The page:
The month of June signifies the beginning of summer in the north and winter in the south. The richness of the Milky Way plane begins to take a more prominent place in the nightly sky, bringing its beauty and treasures to center stage as the northern summer and southern winter progress.
This edition will highlight three interesting and diverse objects from each celestial hemisphere for your consideration. I encourage all to add these to your observing sessions, whether you would be seeing them for the first time or paying them a return visit. As always, posting of your visual reports, sketches and images of these targets are encouraged here in this forum by starting a new thread in the “Submissions” sub-forum. Why not share your TSS Monthly DSO Challenge adventures here so we can all share and discuss your experience. All submissions are truly appreciated. With that, let’s get started for the month of June.
Northern Celestial Hemisphere:
Messier 5 / NGC 5904 (Serpens, globular cluster, mag=5.7, size=23.0’, class=5):
Discovered in 1702 by Gottfried Kirch, it was obviously also observed by Charles Messier (1764). One of the premier globular clusters in the sky, it is one of my personal favorites. Bright and large, it can, under the right conditions, be seen with the naked eye. Even in binoculars and small apertures it can be impressive. It shares similar attributes with the Great Hercules Cluster, M13, with a very similar visual magnitude and angular size, as well as both being a class 5 on the Shapley-Sawyer core concentration classification scale.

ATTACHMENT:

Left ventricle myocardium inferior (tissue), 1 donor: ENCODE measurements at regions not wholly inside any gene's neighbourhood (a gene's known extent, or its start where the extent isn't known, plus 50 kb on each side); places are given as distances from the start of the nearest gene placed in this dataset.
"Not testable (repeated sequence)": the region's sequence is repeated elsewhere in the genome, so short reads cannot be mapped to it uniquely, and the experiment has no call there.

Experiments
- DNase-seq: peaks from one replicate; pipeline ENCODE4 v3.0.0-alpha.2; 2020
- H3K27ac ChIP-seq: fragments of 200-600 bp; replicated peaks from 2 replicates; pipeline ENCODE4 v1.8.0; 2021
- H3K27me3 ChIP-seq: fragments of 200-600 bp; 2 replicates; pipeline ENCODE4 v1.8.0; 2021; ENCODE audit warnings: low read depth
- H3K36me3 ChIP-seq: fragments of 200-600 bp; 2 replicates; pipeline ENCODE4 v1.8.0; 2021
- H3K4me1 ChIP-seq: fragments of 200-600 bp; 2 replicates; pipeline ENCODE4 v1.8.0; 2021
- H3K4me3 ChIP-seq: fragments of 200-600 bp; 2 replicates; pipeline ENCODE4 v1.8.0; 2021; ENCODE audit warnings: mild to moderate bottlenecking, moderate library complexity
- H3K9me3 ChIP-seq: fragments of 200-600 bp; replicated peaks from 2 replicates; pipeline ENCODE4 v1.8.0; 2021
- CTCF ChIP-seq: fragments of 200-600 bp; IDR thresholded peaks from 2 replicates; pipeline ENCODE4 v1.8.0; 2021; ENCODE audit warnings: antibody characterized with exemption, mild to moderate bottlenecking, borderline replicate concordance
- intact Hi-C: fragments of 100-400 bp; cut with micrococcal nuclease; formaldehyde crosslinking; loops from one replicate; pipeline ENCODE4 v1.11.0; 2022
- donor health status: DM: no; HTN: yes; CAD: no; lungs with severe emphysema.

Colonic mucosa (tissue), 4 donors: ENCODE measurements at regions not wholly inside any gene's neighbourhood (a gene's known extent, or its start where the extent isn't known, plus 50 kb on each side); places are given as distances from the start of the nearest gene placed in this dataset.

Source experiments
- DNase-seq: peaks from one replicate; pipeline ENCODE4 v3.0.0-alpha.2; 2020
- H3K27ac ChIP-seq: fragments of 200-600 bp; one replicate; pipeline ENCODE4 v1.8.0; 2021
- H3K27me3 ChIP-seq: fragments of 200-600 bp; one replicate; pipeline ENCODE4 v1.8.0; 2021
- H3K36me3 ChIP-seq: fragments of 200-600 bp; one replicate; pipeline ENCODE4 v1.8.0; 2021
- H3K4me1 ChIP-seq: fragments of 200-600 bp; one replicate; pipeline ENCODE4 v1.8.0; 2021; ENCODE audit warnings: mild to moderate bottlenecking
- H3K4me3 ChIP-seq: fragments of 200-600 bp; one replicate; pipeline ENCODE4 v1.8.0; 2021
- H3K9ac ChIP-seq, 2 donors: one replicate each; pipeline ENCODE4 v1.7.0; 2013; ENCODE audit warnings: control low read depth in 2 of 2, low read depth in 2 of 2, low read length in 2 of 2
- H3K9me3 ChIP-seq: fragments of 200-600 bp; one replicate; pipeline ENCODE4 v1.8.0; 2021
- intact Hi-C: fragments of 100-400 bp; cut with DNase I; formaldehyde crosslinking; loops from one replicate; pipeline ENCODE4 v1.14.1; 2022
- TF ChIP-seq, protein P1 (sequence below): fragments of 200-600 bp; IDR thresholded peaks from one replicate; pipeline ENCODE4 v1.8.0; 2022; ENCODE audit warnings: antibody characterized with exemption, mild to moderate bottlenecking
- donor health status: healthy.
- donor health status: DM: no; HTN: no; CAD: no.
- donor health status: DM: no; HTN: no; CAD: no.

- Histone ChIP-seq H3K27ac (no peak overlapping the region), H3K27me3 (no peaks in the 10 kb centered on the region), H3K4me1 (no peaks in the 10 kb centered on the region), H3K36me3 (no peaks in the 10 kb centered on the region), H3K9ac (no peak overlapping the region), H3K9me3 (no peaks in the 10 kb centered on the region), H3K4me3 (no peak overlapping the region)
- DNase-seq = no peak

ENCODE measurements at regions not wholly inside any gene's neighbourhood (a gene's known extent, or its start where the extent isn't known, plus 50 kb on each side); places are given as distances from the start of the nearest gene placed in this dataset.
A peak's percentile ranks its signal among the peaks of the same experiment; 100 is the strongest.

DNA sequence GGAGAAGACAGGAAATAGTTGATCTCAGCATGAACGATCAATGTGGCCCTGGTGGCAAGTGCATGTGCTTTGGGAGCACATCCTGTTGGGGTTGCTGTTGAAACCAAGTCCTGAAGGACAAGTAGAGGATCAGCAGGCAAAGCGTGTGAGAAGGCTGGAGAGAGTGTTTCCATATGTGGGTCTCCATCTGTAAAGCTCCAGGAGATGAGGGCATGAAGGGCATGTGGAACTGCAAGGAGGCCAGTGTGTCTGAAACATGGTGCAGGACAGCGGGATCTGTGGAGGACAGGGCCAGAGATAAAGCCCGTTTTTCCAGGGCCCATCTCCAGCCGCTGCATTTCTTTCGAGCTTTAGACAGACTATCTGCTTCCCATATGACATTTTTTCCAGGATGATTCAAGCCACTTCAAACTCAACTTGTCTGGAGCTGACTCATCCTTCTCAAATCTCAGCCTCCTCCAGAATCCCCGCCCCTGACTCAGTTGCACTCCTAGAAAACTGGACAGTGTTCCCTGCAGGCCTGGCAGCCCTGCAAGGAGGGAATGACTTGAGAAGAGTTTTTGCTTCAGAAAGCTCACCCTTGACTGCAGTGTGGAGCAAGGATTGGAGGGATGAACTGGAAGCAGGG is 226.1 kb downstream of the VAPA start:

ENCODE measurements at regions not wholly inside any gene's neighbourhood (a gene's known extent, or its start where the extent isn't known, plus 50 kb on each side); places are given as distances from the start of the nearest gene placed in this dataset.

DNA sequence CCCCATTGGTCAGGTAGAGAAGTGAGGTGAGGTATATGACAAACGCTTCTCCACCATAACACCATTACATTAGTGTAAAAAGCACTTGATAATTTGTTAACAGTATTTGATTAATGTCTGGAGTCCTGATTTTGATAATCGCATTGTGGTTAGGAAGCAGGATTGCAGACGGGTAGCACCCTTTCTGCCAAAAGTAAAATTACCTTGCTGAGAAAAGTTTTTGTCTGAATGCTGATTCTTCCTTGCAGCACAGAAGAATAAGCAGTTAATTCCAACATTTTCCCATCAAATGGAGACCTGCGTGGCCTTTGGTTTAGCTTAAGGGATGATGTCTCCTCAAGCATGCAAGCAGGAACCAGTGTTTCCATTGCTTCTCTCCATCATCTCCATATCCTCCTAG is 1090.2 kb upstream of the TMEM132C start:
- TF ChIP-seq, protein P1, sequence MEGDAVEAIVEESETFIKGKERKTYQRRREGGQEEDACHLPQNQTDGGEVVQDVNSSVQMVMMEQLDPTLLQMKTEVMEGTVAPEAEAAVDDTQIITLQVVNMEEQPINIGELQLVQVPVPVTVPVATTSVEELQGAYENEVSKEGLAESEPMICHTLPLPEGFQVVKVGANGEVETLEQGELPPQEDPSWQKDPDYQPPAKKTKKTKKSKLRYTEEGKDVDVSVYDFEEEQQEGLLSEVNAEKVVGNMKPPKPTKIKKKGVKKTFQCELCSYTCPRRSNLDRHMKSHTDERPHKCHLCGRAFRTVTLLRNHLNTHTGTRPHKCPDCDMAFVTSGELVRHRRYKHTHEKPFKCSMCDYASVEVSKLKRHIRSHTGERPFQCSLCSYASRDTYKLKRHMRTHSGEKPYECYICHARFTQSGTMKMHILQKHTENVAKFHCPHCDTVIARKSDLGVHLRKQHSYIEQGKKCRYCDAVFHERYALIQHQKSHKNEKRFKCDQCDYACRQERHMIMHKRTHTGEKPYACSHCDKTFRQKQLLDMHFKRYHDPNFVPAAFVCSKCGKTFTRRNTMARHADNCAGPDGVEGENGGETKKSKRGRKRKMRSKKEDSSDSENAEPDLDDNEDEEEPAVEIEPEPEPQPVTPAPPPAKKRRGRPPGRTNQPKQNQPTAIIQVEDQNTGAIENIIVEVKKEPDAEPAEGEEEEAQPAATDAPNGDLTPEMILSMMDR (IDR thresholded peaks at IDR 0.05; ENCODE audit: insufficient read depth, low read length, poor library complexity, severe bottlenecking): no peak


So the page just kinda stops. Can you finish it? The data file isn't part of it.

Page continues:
Personally I prefer Messier 5 visually, as to my eye it presents subtly better visually. Of course that is purely a personal preference that can be difficult to put into words, and is certainly not shared by everyone. So while M13 is not in this month’s challenge list, I encourage you to look at it as well (and I am sure you will!), and do a comparison between the two to see which you prefer.
NGC 6210 (Hercules, planetary nebula, mag=8.8, size=21.0”, SBr=6.3):
About 4° northeast of magnitude 2.8 Beta Herculis, between the upraised arms of the mythical strongman, is this bright and beautiful planetary nebula. This object has an interesting discovery history. Although it was first observed by Joseph LaLande in 1799, who recorded it in a star catalogue, he did not recognize it as non-stellar. So typically credit for the NGC object is given to Friedrich Wilhelm Struve, who recognized it as a planetary nebula in 1825 while hunting double stars nearby. In fact, be sure to check out the double Struve (Ʃ) 2094 about 17.5’ SSW of the nebula. This pair is pretty even at mag 6.9 and 7.0 with a tight separation of about 1.2”. A third component at magnitude 11.0 lies northwest of this pair at about 25” separation.